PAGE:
I thought Victoria's seminar would be much more about romance fiction. Initially, I squirmed at this after recently being subjected to book one and half of book two of Fifty Shades (I know - I gave up!), but apparently that is erotic fiction. However, while she currently writes romance fiction in the main, she quickly clarified that her seminar would apply to all fiction genres and would also touch on the romantic genre.
Victoria encouraged us all to read, read, read - for fun, for analysis, for awareness of modern and classic writers in your preferred genre.
She was quick to explain that her and Millie plan very differently, write very differently and have trodden different paths to achieve traditional publication. She was keen to point out that there is no one formula to creating a novel - if there was, someone would have developed a computer program which would write the novel for you after your input of name, place, plot etc.
Victoria spoke often about being an observer at all times, taking notes of interesting little moments as each day unfolds - these may come to nothing but the may start a germ of an idea for a later novel.
Victoria outlined her main points as follows:
- In order to plot, you must have conflict - something bad has to happen.
- Reveal a twisting plot slowly, with the stakes high and the end always in doubt.
- Start with a bang - something that will hook your reader in to turning the pages.
- Build tension, and then offer a few resting moments, then add complication after complication, until all appears to be lost.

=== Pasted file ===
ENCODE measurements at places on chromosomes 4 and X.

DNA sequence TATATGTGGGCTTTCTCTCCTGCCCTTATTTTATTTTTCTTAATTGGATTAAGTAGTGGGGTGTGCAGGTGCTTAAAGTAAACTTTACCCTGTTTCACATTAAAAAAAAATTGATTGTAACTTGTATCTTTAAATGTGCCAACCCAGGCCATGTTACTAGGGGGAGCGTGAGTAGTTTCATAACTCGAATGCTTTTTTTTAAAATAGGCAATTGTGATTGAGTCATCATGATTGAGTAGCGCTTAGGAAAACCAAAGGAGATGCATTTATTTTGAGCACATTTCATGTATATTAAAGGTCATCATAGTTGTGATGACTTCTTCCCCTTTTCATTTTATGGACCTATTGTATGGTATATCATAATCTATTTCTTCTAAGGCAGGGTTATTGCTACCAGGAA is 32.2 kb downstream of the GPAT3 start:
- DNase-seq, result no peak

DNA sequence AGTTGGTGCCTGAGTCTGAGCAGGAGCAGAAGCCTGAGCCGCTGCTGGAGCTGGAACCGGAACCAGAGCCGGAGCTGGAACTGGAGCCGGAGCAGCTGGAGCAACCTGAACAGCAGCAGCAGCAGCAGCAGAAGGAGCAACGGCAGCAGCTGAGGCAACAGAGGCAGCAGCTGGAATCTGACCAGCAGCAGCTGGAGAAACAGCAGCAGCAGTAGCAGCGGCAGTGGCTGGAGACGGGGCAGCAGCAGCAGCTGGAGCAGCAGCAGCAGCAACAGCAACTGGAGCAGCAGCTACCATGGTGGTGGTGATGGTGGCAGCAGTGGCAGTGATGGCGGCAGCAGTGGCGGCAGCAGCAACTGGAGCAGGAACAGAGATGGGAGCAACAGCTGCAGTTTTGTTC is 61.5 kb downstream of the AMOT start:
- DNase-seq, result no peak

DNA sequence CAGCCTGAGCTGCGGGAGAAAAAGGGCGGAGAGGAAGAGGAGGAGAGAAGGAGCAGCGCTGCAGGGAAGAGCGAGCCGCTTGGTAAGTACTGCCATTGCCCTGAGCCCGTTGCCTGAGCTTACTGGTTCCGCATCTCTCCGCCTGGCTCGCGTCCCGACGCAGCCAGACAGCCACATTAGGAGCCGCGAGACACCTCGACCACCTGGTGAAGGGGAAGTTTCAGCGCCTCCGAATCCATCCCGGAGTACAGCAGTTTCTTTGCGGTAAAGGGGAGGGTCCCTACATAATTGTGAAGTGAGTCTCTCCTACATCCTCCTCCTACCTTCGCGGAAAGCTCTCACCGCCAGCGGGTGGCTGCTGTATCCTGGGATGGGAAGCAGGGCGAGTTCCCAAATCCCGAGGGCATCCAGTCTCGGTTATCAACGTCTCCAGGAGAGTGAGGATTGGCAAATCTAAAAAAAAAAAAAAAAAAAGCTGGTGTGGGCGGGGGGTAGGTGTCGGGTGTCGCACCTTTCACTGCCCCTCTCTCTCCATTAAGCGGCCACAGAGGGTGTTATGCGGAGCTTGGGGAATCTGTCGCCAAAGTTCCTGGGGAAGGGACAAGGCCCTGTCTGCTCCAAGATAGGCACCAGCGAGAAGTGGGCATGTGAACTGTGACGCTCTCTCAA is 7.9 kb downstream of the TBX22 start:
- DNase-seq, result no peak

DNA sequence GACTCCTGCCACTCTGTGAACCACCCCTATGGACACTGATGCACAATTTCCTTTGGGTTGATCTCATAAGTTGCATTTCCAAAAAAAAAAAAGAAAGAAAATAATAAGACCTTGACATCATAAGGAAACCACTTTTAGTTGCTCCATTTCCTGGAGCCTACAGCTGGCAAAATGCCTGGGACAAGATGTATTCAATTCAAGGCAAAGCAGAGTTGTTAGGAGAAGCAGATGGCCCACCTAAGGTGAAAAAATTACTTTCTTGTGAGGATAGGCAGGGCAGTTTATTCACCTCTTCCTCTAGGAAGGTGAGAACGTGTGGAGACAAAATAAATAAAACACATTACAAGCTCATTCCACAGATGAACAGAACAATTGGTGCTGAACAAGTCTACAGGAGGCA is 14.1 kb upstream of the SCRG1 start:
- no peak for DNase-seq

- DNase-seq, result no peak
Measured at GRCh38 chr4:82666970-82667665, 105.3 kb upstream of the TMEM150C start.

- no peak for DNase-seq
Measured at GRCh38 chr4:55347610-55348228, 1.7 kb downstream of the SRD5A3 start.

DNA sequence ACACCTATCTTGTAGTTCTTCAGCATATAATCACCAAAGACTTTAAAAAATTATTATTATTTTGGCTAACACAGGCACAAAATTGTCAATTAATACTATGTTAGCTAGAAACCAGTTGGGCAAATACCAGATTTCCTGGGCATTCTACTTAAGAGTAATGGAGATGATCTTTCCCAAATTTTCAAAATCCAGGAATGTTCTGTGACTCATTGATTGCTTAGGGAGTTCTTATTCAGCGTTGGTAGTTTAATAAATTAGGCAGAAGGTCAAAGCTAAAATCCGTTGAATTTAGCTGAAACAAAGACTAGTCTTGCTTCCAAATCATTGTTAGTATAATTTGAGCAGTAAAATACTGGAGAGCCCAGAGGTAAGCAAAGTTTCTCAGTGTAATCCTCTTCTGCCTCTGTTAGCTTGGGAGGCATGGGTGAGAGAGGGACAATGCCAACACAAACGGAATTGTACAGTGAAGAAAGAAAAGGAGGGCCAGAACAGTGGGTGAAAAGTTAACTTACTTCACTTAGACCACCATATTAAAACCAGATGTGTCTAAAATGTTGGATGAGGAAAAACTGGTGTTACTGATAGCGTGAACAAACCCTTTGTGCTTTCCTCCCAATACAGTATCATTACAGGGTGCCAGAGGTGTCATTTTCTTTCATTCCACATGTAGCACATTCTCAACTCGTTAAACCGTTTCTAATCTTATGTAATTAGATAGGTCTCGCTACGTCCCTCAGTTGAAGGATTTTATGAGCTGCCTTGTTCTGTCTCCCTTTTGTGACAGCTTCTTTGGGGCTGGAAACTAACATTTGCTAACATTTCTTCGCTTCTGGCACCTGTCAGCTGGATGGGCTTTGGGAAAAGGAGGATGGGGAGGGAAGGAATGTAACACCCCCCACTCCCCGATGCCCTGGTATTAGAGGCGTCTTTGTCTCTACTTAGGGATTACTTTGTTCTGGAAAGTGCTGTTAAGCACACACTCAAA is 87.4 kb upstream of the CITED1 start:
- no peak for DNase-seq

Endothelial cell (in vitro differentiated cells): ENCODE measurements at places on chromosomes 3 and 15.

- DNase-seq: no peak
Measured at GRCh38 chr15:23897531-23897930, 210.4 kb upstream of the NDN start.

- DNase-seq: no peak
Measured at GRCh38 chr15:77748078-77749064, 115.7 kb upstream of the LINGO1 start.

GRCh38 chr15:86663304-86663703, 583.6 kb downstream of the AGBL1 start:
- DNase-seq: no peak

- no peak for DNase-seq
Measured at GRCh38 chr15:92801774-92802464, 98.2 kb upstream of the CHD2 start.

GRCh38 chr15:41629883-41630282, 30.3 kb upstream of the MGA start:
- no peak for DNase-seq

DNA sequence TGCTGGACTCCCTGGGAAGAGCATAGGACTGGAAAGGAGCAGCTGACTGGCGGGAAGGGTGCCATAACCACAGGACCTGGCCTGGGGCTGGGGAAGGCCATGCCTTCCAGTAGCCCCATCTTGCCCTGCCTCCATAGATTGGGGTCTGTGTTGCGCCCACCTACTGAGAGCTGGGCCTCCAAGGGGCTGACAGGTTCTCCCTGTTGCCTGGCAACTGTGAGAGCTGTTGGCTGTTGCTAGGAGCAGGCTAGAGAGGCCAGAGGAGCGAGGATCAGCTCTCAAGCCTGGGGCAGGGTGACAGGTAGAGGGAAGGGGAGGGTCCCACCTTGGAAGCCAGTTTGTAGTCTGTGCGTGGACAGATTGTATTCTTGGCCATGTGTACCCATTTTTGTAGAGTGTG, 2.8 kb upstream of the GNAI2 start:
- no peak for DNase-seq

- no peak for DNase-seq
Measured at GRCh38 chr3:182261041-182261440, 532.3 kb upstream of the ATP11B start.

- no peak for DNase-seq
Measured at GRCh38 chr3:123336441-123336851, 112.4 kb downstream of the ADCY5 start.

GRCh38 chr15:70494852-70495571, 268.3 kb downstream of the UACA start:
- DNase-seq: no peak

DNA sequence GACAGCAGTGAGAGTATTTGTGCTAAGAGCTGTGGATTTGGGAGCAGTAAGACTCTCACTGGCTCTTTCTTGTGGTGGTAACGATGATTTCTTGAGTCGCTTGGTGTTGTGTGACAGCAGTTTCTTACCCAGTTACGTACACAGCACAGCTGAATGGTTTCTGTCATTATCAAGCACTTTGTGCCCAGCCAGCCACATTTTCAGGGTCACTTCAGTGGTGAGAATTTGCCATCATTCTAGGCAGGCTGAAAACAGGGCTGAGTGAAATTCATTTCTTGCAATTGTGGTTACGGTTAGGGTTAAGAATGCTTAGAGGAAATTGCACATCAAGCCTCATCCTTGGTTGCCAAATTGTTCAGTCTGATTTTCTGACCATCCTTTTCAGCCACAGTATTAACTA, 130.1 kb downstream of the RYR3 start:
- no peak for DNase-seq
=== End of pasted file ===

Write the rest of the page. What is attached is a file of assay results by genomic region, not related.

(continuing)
- What arises in one scene should cause something to happen in the next, so that your story flows. Ifit doesn't, then your story becomes episodic. Think of conflict in a scene as the cause and the character's reaction as the effect that the conflict has on her./him.
- When all seems lost, your main characters should refuse to give in and then launch their final try/attack and emerge triumphant (perhaps?)
- Satisfy your reader with a solid ending resolving any mystery.
Victoria went in to much detail about character development, which for me, is where her seminar became particularly useful. Her main points were as follows:
- character development makes or breaks a novel ( I'm well aware that I've given up on many books when I've not believed in or cared about the characters)
- Every character should have something personal at stake in the emerging conflict, something that motivates them to achieve their goal
- Their external goal drives the plot and is usually something obvious to the reader such as seeking revenge or finding a child etc